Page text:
Solares’ Delirium tremens (1979, published in English in 2000 as Delirium Tremens: Stories of Suffering and Transcendence) is a work of non-fiction that collects stories of nightmarish visions experienced by alcoholics when undergoing delirium tremens. It is both a penetrating study of addiction, and a harrowing study of descents into personal hells. Solares’ father had experienced delirium tremens when Solares was a boy.

Eladio Cortés, in his Dictionary of Mexican Literature, has written that “Solares’ novels have the simplicity of a fairy tale and the complexity of a metaphysical treatise. The author’s ability to capture and hold the reader’s interest is one of his main assets. He is one of contemporary Mexico’s best novelists.” [4]


The following are novels, unless otherwise specified.

  • El hombre habitado (The Inhabited Man, short stories). Samo, 1975
  • Puerta del cielo (Door of Heaven). Grijalbo, 1976
  • Anónimo (Anonymous Note). Compañía General de Ediciones, 1979
  • Delirium tremens (non-fiction). Compañía General de Ediciones, 1979; Planeta 1992 y 1999. Translated as Delirium Tremens. Stories of Suffering and Transcendence (2000).
  • El árbol del deseo (The Tree of Desire). Compañía General de Ediciones, 1980
  • La fórmula de la inmortalidad (The Formula for Immortality). Compañía General de Ediciones, 1983
  • El problema es otro (This Is Not the Problem, play). UAEM, 1984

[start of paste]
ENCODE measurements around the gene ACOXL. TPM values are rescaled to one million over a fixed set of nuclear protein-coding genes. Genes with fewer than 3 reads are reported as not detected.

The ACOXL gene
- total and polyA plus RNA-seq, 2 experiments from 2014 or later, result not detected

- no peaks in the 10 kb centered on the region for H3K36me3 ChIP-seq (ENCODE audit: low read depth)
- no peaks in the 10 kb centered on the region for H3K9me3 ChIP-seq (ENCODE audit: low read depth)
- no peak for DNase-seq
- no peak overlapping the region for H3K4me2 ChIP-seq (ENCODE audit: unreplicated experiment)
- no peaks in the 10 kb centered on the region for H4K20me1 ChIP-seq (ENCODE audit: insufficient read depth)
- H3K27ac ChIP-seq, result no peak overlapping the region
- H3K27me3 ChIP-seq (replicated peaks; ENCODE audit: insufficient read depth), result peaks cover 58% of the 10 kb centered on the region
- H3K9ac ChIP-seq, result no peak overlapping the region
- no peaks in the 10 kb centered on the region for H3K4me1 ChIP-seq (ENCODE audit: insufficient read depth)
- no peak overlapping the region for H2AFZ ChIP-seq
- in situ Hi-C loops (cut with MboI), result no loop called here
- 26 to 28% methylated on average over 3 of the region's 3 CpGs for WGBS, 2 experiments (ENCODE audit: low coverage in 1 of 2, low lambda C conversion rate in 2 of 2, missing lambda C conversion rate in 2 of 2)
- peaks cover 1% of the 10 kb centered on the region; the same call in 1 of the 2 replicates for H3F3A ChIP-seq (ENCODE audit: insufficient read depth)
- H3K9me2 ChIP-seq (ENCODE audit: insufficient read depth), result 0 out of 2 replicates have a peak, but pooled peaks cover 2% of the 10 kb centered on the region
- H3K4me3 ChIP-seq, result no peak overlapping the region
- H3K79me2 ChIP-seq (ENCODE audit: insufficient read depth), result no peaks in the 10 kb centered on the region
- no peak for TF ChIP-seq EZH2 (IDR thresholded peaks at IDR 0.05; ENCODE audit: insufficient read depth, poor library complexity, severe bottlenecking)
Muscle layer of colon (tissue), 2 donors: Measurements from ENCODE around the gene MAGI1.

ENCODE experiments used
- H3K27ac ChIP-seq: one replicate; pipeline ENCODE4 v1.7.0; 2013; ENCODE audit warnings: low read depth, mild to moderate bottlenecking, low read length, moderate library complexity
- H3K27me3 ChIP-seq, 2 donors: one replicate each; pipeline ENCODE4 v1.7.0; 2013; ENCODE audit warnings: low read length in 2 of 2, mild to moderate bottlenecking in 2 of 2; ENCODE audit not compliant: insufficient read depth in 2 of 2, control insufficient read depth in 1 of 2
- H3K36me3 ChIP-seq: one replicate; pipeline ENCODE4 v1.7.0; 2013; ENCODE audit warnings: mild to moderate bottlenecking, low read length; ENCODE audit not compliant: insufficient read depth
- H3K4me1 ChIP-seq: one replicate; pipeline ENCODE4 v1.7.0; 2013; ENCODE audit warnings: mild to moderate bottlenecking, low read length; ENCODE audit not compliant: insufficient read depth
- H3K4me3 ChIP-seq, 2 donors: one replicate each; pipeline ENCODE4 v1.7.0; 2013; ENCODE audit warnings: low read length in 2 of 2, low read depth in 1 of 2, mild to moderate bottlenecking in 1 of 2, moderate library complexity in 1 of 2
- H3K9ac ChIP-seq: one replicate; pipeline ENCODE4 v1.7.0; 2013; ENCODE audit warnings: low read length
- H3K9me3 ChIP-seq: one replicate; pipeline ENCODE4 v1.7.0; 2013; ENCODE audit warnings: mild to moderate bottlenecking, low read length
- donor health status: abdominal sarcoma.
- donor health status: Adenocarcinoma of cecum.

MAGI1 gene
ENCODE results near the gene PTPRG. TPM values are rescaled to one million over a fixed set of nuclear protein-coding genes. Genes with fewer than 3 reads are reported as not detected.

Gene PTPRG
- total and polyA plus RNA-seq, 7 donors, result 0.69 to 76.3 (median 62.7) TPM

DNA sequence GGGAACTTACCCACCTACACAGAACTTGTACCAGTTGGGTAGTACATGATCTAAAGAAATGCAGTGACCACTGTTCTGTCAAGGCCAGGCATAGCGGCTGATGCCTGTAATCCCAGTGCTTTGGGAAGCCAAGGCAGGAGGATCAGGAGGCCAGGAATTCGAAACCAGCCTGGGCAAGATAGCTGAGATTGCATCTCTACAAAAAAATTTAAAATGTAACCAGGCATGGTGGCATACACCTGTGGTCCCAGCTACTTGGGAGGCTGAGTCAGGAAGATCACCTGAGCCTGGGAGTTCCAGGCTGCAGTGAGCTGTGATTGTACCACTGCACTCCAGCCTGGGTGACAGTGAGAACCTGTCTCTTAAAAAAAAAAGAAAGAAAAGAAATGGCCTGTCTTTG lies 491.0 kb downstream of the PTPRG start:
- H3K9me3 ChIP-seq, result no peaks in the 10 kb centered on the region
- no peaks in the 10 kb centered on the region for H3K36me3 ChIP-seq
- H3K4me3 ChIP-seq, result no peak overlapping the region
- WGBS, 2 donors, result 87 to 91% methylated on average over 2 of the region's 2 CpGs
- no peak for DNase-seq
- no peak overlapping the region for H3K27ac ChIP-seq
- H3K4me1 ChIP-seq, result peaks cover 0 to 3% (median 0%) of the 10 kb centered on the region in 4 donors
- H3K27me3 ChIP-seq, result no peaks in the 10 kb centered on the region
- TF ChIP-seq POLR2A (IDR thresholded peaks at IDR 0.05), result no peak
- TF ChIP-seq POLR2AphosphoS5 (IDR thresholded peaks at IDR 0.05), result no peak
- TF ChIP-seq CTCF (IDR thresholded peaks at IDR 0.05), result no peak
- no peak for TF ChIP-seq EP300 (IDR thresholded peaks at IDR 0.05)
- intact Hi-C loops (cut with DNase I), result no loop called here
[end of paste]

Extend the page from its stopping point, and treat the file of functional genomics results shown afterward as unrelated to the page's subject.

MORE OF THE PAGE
• Serafín. Diana, 1985
  • Casas de encantamiento (Houses of Enchantment). Plaza y Valdés/INBA/SEP/DDF/UAM, 1987
  • Madero el otro. Joaquín Mortiz, 1989. Translated as Madero’s Judgment (1999).
  • La noche de Ángeles (The Night of Ángeles). Diana, 1991; Planeta, Grandes novelas de la historia mexicana, 2004
  • El jefe máximo (The Greatest Chief, play). UNAM, Serie la Carpa, 1991
  • El gran elector (novella). Joaquín Mortiz, 1993. Translated as The Great Mexican Electoral Game (1999).
  • Nen la inútil (Nen the Useless). Alfaguara, 1994
  • Muérete y sabrás (short stories). Joaquín Mortiz, Serie del Volador, 1995
  • Columbus. Alfaguara, 1996; Punto de Lectura, 2002
  • Teatro histórico (Historical Theater, play). UNAM, 1996
  • Cartas a una joven psicóloga (Letters to a Young Psychologist, essays). Alfaguara, Serie Circular, 2000
  • El espía del aire (The Spy in the Sky). Alfaguara, 2001
  • Imagen de Julio Cortázar (The Image of Julio Cortázar, essays). UNAM / FCE / UdeG, Biblioteca Cortázar, 2002.
  • No hay tal lugar (There Is No Such Place). Alfaguara, 2003
  • El sitio (The Site). Alfaguara, 1998; Punto de Lectura, 2004
  • La moneda de oro ¿Freud o Jung? (The Golden Coin, Freud or Jung? play). Ediciones del Ermitaño, Minimalia, 2004.
  • La invasion (The Invasion). Alfaguara, 2004